2. We recognize that there has been a shift from manufacturing to information and knowledge-based production activities in the global economy over the last two decades. Information Technology (IT) presents the most powerful technological revolution of our time. Its impact and rapid pace are ushering in fundamental changes that will define the challenges and opportunities for all countries in the future. Information Technology could become an effective instrument for fostering equality in the field of economic growth and development and for narrowing the gap between the developed and the developing countries, as well as for facilitating access to knowledge and education at all levels of society. We should take full advantage of this unique opportunity to help shape the use of Information Technology and to ensure that its vast benefits reach all humankind by undertaking efforts to make it more widely accessible to and within developing countries.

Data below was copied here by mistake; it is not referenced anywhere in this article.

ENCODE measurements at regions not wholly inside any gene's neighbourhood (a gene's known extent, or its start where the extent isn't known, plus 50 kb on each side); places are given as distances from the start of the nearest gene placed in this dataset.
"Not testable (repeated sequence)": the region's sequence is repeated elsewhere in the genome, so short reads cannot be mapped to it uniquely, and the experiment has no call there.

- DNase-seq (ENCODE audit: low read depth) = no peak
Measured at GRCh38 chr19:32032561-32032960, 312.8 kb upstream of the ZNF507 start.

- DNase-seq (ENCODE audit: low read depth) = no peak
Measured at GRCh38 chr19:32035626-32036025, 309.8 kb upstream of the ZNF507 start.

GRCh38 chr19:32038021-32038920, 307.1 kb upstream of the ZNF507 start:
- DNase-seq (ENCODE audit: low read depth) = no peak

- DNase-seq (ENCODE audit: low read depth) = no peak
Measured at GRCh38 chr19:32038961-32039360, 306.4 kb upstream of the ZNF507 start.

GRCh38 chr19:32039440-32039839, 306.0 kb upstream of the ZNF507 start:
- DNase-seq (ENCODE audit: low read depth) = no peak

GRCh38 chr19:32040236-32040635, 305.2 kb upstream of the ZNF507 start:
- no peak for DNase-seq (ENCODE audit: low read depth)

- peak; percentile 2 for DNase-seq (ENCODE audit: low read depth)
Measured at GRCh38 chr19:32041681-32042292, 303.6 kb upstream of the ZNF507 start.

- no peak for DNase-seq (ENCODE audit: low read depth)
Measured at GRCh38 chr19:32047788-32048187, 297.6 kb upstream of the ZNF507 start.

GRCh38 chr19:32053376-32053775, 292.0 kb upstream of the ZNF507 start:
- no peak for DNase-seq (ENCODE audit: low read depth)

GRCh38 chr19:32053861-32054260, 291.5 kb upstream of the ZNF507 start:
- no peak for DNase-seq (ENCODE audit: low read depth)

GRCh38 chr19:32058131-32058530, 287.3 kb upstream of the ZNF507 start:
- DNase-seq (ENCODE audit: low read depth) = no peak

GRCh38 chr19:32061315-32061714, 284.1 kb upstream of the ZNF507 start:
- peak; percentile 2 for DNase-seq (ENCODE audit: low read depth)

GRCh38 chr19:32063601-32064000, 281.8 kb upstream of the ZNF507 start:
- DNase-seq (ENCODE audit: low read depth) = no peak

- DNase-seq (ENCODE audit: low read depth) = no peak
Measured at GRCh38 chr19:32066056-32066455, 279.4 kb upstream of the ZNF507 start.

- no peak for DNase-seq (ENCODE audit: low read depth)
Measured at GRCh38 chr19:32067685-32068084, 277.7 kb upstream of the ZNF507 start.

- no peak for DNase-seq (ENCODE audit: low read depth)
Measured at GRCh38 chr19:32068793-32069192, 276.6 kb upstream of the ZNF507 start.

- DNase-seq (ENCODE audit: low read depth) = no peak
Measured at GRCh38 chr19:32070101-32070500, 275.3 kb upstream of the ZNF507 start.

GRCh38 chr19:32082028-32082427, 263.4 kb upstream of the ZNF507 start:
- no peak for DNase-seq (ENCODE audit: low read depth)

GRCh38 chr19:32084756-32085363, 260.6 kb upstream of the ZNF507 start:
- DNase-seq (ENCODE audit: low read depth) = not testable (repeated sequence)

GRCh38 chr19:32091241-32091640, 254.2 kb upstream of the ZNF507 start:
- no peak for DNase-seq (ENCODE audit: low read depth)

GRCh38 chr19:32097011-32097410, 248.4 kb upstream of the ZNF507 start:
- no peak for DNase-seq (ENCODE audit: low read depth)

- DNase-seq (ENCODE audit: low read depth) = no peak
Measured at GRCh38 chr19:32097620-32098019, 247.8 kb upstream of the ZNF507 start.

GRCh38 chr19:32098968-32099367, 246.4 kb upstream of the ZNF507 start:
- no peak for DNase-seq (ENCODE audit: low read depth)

3. We note with concern that developing countries lag far behind in knowledge generation and its application to new areas of industry which provide increasing returns and rapid increases in income. With their modest investment in research and development, the countries of the South find it difficult to keep pace with these developments. The disparity between the developed and developing countries in their respective capacity to produce scientific and technical knowledge and to utilise this knowledge in support of social and economic development has emerged as a major problem facing the international community. The technology gap between developed and developing countries has become an important cause of the increasing income gap between developed and developing countries and this gap is likely to increase further if developing countries cannot become actively involved in developing those new industries based on the application of knowledge and technology.